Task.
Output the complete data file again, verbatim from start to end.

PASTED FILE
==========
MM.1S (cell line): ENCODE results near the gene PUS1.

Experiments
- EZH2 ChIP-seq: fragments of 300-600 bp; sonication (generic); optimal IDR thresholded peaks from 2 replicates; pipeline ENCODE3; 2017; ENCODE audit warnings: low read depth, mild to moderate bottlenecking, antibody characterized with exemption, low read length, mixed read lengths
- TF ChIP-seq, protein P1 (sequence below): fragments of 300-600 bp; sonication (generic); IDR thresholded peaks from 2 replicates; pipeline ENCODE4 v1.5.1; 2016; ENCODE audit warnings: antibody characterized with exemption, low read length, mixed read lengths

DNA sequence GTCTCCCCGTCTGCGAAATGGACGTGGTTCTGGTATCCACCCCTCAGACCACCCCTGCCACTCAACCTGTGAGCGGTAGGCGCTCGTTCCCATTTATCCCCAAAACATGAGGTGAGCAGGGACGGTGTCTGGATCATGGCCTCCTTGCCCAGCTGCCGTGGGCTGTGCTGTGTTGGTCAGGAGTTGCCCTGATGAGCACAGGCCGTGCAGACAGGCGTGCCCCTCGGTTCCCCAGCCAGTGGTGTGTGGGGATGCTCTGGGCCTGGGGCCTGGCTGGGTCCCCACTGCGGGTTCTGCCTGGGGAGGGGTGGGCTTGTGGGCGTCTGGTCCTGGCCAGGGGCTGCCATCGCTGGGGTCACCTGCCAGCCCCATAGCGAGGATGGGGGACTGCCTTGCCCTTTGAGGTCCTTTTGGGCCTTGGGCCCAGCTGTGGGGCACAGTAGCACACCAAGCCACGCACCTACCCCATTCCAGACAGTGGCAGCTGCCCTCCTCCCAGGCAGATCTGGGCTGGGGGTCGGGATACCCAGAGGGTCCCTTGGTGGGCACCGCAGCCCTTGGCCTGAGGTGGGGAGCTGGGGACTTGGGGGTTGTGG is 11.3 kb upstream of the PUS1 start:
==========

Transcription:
MM.1S (cell line): ENCODE results near the gene PUS1.

Experiments
- EZH2 ChIP-seq: fragments of 300-600 bp; sonication (generic); optimal IDR thresholded peaks from 2 replicates; pipeline ENCODE3; 2017; ENCODE audit warnings: low read depth, mild to moderate bottlenecking, antibody characterized with exemption, low read length, mixed read lengths
- TF ChIP-seq, protein P1 (sequence below): fragments of 300-600 bp; sonication (generic); IDR thresholded peaks from 2 replicates; pipeline ENCODE4 v1.5.1; 2016; ENCODE audit warnings: antibody characterized with exemption, low read length, mixed read lengths

DNA sequence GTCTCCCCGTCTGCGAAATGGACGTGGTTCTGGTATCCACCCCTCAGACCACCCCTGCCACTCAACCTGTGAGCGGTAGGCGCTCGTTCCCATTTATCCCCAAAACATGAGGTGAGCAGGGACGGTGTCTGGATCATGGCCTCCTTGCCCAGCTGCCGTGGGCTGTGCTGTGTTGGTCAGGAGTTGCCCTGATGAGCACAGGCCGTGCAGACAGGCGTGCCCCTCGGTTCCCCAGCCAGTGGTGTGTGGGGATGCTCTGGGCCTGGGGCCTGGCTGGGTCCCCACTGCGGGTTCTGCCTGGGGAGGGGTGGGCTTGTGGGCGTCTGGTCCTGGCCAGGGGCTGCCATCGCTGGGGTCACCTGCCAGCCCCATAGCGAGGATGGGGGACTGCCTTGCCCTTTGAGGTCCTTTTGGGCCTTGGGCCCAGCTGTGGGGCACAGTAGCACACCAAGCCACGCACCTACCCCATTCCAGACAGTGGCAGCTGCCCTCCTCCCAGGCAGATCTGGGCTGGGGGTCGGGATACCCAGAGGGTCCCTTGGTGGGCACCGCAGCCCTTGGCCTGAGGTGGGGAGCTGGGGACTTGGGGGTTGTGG is 11.3 kb upstream of the PUS1 start: